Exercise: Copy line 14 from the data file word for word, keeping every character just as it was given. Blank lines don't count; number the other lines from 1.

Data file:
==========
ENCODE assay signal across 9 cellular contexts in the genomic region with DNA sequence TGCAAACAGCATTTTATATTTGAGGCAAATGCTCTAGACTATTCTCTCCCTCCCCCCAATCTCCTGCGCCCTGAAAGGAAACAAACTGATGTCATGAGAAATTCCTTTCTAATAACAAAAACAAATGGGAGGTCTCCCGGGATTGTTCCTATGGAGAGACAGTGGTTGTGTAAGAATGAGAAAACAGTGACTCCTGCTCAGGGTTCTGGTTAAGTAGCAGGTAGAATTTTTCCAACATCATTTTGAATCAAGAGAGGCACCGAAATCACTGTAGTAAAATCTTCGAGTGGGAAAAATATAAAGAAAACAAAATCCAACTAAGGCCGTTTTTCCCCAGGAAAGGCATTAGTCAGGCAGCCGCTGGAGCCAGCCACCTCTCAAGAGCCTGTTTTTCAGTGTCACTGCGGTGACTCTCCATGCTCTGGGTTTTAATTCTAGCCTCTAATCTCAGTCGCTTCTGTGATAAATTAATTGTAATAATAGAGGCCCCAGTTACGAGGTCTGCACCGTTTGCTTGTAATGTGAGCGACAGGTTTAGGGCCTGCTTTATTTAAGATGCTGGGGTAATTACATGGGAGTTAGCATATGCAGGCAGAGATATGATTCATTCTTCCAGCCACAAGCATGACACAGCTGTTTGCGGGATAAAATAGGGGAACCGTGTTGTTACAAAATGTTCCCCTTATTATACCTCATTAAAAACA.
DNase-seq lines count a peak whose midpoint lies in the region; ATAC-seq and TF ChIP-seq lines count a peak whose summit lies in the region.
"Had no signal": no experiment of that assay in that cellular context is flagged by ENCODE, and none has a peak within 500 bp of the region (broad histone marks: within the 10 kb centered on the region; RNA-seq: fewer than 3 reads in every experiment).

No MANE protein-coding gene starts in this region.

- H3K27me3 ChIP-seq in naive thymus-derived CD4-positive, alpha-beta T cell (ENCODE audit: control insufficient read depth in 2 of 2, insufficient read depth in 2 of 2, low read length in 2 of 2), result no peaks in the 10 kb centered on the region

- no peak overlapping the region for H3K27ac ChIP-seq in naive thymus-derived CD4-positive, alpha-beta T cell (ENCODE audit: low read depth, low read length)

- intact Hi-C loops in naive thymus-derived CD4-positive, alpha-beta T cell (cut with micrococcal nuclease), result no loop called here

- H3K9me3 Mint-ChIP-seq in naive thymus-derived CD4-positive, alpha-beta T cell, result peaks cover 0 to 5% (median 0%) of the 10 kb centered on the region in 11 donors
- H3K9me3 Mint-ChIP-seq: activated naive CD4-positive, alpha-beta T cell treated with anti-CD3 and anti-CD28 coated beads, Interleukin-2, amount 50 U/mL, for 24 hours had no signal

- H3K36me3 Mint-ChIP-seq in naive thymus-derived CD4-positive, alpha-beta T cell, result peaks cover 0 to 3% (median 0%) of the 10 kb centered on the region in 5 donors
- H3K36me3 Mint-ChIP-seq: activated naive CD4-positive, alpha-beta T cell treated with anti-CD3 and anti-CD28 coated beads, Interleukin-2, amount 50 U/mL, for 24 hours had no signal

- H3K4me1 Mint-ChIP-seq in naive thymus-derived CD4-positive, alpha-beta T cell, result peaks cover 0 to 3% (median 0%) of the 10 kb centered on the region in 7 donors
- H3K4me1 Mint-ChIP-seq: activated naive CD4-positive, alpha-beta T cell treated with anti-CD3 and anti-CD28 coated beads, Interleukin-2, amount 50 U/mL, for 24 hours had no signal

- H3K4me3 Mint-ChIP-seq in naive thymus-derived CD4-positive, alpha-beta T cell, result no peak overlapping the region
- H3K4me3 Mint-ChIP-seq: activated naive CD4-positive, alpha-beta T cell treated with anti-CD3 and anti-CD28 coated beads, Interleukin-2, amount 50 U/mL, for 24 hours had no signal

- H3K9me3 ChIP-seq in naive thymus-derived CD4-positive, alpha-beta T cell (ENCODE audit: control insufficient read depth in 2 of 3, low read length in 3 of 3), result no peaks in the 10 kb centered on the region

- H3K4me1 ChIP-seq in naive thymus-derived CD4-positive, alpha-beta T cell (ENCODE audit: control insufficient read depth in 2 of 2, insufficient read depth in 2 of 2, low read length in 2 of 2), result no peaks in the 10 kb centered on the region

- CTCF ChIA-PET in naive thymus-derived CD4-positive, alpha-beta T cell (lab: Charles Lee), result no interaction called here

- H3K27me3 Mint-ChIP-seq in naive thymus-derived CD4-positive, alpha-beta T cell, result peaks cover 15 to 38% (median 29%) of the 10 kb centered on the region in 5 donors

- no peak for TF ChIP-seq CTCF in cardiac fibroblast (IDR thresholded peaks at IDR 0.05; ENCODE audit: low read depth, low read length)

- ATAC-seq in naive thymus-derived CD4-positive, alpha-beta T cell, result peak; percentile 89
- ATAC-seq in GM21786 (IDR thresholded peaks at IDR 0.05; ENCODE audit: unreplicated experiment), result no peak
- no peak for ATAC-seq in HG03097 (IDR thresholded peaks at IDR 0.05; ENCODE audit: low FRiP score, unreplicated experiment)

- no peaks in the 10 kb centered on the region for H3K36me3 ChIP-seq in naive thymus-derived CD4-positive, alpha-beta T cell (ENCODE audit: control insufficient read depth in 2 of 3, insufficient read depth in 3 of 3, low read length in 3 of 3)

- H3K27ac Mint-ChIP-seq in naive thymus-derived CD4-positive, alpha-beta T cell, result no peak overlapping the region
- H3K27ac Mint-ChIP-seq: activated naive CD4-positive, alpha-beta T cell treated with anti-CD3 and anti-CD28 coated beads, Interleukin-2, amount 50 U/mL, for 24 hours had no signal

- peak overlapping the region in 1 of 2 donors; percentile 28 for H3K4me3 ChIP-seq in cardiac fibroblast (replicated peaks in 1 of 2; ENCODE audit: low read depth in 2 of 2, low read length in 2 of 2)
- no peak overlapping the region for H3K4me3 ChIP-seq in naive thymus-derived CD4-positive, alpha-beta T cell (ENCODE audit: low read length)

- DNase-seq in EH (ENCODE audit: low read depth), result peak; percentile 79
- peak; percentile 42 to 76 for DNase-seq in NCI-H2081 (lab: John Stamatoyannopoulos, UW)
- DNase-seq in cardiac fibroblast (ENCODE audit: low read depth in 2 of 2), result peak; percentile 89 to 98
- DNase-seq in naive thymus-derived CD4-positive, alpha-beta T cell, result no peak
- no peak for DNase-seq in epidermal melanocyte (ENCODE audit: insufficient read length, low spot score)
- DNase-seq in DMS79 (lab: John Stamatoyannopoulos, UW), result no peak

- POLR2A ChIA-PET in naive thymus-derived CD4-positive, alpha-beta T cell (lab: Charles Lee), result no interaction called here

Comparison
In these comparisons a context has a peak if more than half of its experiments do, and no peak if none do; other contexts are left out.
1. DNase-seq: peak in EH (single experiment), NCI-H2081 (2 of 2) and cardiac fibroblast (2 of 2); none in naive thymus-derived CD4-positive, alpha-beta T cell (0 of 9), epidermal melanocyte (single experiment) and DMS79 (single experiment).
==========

- H3K4me3 Mint-ChIP-seq in naive thymus-derived CD4-positive, alpha-beta T cell, result no peak overlapping the region